The term Art Deco, coined in the 1960s, refers to the decorative modern style that spanned the boom of the roaring 1920s and the bust of the Depression-ridden 1930s. It was a style of pleasure and escape, and reflected the plurality of the contemporary world, embracing all forms of design, from art and architecture to fashion and funfairs. The style drew on tradition and yet simultaneously celebrated the mechanised, modern world.
In a new age of mass tourism, triggered by the right to paid holidays for all bought in by the Holiday and Pay Act of 1938, coastal resorts were established (or revitalised) and transport networks modernised to meet the needs of holiday makers. Art Deco hotels, apartment blocks, cinemas and lidos changed the vista of seafronts, while the style permeated the ephemeral world of seaside fairgrounds, pleasure parks, ice cream parlours and illuminations.
The 1920s and 30s witnessed the advent of the healthy body culture, when sunbathing, swimming, and a host of other outdoor activities became fashionable. Pleasure gardens, lidos and golf courses changed the look of seaside resorts, while holiday camps such as Butlin’s provided new types of holiday experience.
Municipal authorities invested in the development of entertainment complexes and winter gardens, which provided amusements by day and night.
Photographs © Sonee Photography
The government backed programme of lido construction saw the creation of some of Britain’s grandest outdoor swimming pools. Most were built in the Art Deco style, with streamlined buildings and diving structures evocative of ocean liner design.
Art Deco by the Sea cleverly explores the transformational nature of Art Deco by breaking up the exhibition into five sections: Fishermen and Visitors; Depicting the Seaside; Travelling to the Sea; Designing the Seaside; Seaside Industries and Amusements by Day and by Night.
There are over 150 works in this exhibition – many of which have never been exhibited before and are drawn from private and public collections– and over the course of the space we are presented with paintings, photos, fashion, furniture and textiles.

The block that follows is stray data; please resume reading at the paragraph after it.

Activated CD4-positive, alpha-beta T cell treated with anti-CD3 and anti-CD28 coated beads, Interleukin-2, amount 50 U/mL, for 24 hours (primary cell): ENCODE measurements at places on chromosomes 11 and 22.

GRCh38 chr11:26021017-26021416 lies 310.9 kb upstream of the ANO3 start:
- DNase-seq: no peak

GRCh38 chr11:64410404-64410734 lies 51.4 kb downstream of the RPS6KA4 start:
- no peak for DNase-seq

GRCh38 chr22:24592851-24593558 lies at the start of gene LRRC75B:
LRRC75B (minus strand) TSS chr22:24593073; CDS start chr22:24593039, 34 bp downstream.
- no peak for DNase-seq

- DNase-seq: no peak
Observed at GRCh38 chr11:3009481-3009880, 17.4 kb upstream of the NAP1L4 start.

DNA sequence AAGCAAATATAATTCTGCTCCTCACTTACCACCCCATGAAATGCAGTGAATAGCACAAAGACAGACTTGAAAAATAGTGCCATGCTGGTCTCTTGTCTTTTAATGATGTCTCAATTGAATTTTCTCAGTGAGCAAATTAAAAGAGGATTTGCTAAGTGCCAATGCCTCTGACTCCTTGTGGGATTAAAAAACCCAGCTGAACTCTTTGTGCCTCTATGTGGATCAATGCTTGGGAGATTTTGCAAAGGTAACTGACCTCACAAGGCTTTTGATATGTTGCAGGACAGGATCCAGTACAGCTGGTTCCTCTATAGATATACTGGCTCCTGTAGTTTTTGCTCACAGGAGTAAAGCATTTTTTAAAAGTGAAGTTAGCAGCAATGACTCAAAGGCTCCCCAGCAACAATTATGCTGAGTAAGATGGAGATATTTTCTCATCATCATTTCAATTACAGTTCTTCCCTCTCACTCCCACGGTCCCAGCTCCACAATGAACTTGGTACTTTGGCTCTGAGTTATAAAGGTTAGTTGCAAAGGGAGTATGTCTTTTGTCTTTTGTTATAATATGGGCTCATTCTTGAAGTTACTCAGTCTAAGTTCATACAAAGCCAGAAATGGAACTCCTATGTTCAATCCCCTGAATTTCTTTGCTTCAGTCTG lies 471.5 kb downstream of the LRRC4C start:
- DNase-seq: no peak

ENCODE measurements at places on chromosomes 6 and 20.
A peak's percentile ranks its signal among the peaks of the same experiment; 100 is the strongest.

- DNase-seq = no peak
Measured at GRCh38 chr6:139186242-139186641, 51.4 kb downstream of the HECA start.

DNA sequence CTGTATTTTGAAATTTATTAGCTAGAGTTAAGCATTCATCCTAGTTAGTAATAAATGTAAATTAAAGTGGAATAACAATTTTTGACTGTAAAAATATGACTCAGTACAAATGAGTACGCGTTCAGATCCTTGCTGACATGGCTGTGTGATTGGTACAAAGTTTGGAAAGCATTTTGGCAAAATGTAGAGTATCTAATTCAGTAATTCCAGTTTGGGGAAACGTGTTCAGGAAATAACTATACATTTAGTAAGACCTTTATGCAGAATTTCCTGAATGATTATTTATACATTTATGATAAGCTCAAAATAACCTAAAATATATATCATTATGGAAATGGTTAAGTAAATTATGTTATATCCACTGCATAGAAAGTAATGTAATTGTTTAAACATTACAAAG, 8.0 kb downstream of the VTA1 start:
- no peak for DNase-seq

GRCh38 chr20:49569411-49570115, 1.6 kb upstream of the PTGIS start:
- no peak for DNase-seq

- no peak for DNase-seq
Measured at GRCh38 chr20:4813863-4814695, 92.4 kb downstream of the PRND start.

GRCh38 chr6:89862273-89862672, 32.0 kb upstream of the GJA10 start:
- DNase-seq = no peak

There are some great pieces here – and I really enjoyed the painting Summer by Thomas Martine Ronaldson which had me yearning for better weather and a small cove in Cornwall.
Above all Ghislaine Wood, Acting Director of the Sainsbury Centre and curator of this exhibition, is a master of the tableau vivant, and treats the visitor to a glamorously furnished leisure space of armchairs, sideboard and figure lamp as well as an outside swimming pool with mannequins in exquisite bathing costumes and caps. If this style of exhibit seems familiar it is worth noting that Ghislaine was also the behind the masterful Ocean Liner exhibition at the V&A in 2018.
Overall Art Deco by the Sea does a fabulous job at evoking the glamour of the past but also – poignantly reflects on the legacy of Britain’s seaside Art Deco heritage. I highly recommend saving to last the small screening room showing photographs of many of the Art Deco buildings and resorts today. Where once they spoke of optimism, progress, glamour and escape now they serve to emphasise the steep decline and poverty of British seaside resorts.
Hopefully the value of this heritage will be properly appreciated and re-evaluated soon.
The show is organised by the Sainsbury Centre in partnership with the Laing Art Gallery Newcastle.
Art Deco by the Sea
9 February 2020 – 14 June 2020
£13 – £12 concessions 50% for under 18s, full-time students and Art Fund Members
FREE for Sainsbury Centre Members, UEA and NUA Student Members
About the Author
Lucy Jane Santos
Lucy Jane Santos is a freelance writer, presenter and historian. Her debut non-fiction historical book Half Lives: The Unlikely History of Radium will be published by Icon Books in July 2020.